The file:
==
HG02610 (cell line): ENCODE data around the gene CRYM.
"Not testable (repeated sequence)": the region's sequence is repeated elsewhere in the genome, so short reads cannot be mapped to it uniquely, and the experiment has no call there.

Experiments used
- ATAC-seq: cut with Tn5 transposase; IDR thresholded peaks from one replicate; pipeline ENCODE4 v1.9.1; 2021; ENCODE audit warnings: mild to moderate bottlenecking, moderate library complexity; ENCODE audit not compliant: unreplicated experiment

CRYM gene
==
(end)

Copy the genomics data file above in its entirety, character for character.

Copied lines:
HG02610 (cell line): ENCODE data around the gene CRYM.
"Not testable (repeated sequence)": the region's sequence is repeated elsewhere in the genome, so short reads cannot be mapped to it uniquely, and the experiment has no call there.

Experiments used
- ATAC-seq: cut with Tn5 transposase; IDR thresholded peaks from one replicate; pipeline ENCODE4 v1.9.1; 2021; ENCODE audit warnings: mild to moderate bottlenecking, moderate library complexity; ENCODE audit not compliant: unreplicated experiment

CRYM gene